Grado GR10 - Verdict

By Hugo Jobling



  • Recommended by TR
Grado GR10


Our Score:


The GR10s certainly have no problem going loud. There's no distortion at any volumes that could be considered safe for the human ear to be prolonged to for any length of time. The result is a reproduction that is forceful, but not forced and there's a particularly good punch to the low-end, which doesn't have the same uncomfortable 'kick-in-the-head' feel of many bass-heavy earphones, and sounds all the better for it.

Unsurprisingly these improvements make the GR10s an exceptional-sounding pair of earphones. Bearing in mind how highly we praised the GR8, it's not a surprise that we're impressed by their successors. That shouldn't detract from the technical achievement of the GR10s, though The GR10s may have a single, moving armature in each earpiece, but they'll happily go toe to toe with triple-driver earphones in the same price range from the likes of Shure and Westone.

It's not just accuracy that the Grado GR10s offer up, though, they also have a huge soundstage for an IEM. That the drivers are sitting in your ear limits the width of this soundstage - music is still definitely coming from within, not without, your ears. The depth that the GR10s produce is nothing short of brilliant, though, and if you're listening to tracks recorded to be played on a real sound system, the benefit is tangible. Live recordings especially benefit from this, with big epic pieces (Space Dementia from Muse's Hullabaloo soundtrack, for example) sounding, well, big and epic.

What really appeals about the GR10s is that, like Grado's high-end headphones, such as the oft-lauded RS-1s (described by many as the best you can buy from any manufacturer), the GR10 earphones are downright fun to listen to. The Grado GR10 earphones they deliver what we can only call a sense of energy, a sense that you want, nay need, to be moving along with whatever music you're listening to. For want of a better description, the GR10s make music sound alive in a way we can't remember any other earphones managing.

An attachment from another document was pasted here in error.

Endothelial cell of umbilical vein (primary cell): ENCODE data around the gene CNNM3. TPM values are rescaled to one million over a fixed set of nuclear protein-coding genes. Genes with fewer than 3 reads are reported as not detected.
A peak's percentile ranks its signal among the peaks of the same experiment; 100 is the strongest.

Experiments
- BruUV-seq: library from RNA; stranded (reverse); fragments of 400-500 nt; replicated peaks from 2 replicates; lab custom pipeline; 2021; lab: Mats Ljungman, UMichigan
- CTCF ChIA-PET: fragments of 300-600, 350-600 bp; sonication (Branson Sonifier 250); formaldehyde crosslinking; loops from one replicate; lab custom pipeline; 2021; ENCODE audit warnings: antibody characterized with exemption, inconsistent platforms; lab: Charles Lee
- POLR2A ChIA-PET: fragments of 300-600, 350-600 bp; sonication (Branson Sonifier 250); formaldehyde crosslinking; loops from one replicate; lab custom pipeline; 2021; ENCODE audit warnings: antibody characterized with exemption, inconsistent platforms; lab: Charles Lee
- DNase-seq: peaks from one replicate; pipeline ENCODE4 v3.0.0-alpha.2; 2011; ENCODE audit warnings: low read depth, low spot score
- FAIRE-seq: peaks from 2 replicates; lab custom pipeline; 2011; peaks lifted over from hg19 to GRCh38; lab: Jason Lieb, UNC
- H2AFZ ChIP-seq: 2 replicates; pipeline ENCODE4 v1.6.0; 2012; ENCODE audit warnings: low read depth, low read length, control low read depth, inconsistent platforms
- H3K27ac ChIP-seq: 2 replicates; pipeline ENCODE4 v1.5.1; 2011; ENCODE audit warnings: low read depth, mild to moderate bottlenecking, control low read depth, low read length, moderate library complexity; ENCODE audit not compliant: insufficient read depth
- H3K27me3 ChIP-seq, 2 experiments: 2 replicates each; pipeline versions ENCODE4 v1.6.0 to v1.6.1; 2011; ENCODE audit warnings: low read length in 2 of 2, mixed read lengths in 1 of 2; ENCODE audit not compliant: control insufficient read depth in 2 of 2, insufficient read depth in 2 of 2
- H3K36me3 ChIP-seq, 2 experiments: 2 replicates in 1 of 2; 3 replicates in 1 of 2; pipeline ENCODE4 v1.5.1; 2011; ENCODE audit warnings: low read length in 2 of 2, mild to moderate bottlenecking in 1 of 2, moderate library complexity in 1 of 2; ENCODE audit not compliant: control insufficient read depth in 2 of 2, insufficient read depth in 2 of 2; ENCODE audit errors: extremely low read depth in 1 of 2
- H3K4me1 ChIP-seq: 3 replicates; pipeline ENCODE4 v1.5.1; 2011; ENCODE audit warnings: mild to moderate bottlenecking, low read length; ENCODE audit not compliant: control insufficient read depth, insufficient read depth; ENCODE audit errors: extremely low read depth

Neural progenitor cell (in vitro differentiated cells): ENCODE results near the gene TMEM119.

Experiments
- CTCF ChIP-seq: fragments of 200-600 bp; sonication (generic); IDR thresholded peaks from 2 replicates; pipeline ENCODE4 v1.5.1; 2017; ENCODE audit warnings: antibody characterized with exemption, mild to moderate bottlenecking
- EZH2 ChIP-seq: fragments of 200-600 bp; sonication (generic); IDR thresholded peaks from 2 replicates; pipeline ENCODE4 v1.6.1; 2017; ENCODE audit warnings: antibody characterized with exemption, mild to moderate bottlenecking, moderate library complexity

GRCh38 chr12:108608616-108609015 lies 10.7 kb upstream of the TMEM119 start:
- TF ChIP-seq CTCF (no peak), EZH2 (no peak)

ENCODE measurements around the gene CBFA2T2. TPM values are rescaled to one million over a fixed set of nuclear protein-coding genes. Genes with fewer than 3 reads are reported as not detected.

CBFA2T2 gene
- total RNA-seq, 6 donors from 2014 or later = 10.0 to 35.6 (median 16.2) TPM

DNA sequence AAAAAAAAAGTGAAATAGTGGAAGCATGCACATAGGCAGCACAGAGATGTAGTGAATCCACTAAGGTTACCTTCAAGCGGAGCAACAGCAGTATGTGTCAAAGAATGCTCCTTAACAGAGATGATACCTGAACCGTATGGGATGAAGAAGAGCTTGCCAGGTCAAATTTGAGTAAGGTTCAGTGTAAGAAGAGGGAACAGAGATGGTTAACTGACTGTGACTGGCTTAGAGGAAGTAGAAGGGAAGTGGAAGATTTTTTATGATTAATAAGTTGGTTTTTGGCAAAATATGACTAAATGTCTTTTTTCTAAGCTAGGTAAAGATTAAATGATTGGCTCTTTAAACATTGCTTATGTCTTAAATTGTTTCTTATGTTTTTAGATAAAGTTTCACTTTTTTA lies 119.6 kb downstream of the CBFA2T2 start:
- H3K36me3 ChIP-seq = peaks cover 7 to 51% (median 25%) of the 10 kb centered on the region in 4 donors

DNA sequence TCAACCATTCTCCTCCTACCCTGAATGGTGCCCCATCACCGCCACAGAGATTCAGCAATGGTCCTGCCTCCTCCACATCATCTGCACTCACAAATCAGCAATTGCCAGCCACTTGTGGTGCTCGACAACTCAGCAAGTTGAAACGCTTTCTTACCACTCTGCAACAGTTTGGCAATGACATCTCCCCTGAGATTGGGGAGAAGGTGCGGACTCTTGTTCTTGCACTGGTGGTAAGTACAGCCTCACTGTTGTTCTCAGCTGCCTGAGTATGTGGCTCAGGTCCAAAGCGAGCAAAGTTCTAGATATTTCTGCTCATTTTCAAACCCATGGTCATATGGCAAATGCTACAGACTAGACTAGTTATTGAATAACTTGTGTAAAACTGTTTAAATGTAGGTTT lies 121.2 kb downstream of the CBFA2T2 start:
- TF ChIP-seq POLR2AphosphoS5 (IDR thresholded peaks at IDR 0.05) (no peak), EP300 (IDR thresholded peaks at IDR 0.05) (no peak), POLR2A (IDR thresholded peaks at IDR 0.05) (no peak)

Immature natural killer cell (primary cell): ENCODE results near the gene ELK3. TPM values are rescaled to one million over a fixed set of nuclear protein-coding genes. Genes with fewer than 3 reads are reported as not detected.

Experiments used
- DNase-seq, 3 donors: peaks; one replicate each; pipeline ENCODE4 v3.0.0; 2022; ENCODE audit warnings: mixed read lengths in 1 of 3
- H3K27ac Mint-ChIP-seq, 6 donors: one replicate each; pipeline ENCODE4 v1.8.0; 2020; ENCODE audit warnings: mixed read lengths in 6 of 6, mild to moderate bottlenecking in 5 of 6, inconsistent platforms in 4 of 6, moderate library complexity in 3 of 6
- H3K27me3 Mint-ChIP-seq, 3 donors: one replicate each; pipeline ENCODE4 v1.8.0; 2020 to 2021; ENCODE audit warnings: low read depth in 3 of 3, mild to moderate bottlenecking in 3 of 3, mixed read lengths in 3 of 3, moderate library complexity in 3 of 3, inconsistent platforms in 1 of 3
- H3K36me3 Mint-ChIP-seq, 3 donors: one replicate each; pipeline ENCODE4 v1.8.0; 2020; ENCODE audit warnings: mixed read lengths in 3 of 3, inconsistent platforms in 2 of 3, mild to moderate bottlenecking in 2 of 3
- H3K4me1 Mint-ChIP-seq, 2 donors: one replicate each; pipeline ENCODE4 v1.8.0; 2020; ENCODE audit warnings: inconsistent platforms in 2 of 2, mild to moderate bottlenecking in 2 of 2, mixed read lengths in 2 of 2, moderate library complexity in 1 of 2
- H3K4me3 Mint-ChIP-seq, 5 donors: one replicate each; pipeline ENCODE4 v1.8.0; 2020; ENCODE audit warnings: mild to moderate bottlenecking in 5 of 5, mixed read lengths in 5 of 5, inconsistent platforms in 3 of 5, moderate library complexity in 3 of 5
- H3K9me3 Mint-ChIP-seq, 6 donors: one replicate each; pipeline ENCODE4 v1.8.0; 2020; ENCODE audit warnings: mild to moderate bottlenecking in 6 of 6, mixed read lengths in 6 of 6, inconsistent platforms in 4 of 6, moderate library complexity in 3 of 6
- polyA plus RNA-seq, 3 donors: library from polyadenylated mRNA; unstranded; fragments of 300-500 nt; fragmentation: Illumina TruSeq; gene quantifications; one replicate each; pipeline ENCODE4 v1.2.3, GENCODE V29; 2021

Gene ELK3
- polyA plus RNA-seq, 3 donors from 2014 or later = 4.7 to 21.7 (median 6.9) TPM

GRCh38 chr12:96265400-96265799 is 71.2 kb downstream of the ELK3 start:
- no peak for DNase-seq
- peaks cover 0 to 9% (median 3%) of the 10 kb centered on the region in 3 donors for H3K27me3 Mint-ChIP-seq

We can't ignore the price of the Grado GR10 earphones, they're inescapably expensive, but so are rival earphones such as the Shure SE535s, and we have no qualms about recommending them either - quality never did come cheap. What's more important is whether anyone paying £400 for a pair of Grado GR10s would feel cheated and we simply can't see it happening.

Overall Score



January 12, 2011, 11:30 pm

Being the old cynic that I am, I always wonder how companies such as Grado 'design' their prices. "Reassuringly Expensive" or just plain daft, I can't tell, pleb that I am.

One things for sure, in our consumerist world many will think the higher the price - the better the product. Numerous years on this earth have taught me that is an over simplistic view of technology. Good luck to those who decide to pay this kind of dosh (bankers? maybe). As delivering the suggested quality level will need a pretty decent setup and original recording to deliver er, value for money.


January 13, 2011, 12:23 am

Thanks for the review, I just wish there was more of a comparison with the Shure 530/535 or perhaps a more relevant comparison is the Senheisser IE8 with its single speaker system. Either way, I have to say I am tempted with these having owned Grado headphones in the past, they are just so unique!


January 13, 2011, 10:13 am

Maybe you can tell the sound quality of Shure SE 420-425 (i read they are almost the same in sound) according to the sq of Grado GR10? If Grado rated 10, what's the number for Shure? Old reviews need to be upgraded to new standards.

By the way, i never liked Shure 420 sound. Much cheaper and newer single driver Shure headphones sound better for me.